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Old 12-04-2008, 08:13 PM   #1
cap1
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Default strike water too hot?

Hey everyone I just did my first Partial Mash brew and im wondering what happens if my strike water gets too hot and stays at the temp for about 5-10 minutes? Any feedback?

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Old 12-04-2008, 08:49 PM   #2
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Of course the problem is not the strike water but the mashing water. You are speaking to experience here LOL

What has happened to ME is that my OG will come out fine and dandy - but I won't get the FG as low as you would want. Meaning you will have more unfermentable residule sugar then expected. (at least that is my take on it)

Happened on my last brew of Milk stout. I actually got higher OG but instead of an FG of 1.015 I only got to 1.025

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Old 12-04-2008, 09:09 PM   #3
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Like Grinder said, the mash temp is the real key. If you missed you mash temperature by 10 degrees you must have missed the strike water temp by abut 15-20, hard to say without knowing how much heat your mash tun absorbed. In any case, unless you were mashing at 170+ I doubt your beer will be adversely affected.

In the future you can use temperature calculators like this to nail your mash temps

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Old 12-04-2008, 09:44 PM   #4
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The only problem is having the mash sit at 160F or higher for even 10 minutes. Beta enzymes would be denatured pretty quickly and the final gravity of the beer will be higher than you want. If you get into the upper 160's, you pretty much denature all the enzymes and will get no conversion at all.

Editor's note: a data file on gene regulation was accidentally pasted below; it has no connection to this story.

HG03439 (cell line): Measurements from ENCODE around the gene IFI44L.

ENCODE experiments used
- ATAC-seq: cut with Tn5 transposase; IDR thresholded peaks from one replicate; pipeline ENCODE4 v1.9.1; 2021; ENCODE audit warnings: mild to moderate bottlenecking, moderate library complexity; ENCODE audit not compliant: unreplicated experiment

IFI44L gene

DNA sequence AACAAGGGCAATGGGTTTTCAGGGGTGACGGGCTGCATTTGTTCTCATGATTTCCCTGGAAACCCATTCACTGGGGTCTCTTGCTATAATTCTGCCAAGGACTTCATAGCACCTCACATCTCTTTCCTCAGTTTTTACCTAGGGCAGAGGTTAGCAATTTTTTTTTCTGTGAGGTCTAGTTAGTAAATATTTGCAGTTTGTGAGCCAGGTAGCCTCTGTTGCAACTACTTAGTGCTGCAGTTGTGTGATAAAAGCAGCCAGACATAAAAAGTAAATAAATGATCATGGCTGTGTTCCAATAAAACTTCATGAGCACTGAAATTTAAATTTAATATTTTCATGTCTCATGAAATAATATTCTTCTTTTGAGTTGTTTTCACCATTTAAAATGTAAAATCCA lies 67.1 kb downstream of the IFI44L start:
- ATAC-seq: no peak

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Old 12-04-2008, 11:14 PM   #5
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Quote:
Originally Posted by Bobby_M View Post
The only problem is having the mash sit at 160F or higher for even 10 minutes. Beta enzymes would be denatured pretty quickly and the final gravity of the beer will be higher than you want. If you get into the upper 160's, you pretty much denature all the enzymes and will get no conversion at all.
Don't mean to hi-jack but this is kind of on topic.

Finally - after 6+ weeks I know what happened with my coffee stout. I ended up with a higher than anticipated OG and it wouldn't get down past 1.030. Even after 3+ weeks in the primary with the addition of champaign yeast. The problem was, as a total newbie I actually boiled my grains. Brought the water to a boil, added grains and shut the heat down. This is the first explanation that make sense to me.

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Old 12-05-2008, 02:11 AM   #6
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Seriously - mistakes will teach you so much because all you can do is think about what went wrong and why. I still have one that I can not figure out but . . . .what can I do. I THINK I did not have a vigorous boil and it turned out very watery. Batch #2.

cap1 - your beer will taste fine - just not exactly as expected. A little more body and Alcohol will be less then hoped but very drinkable.

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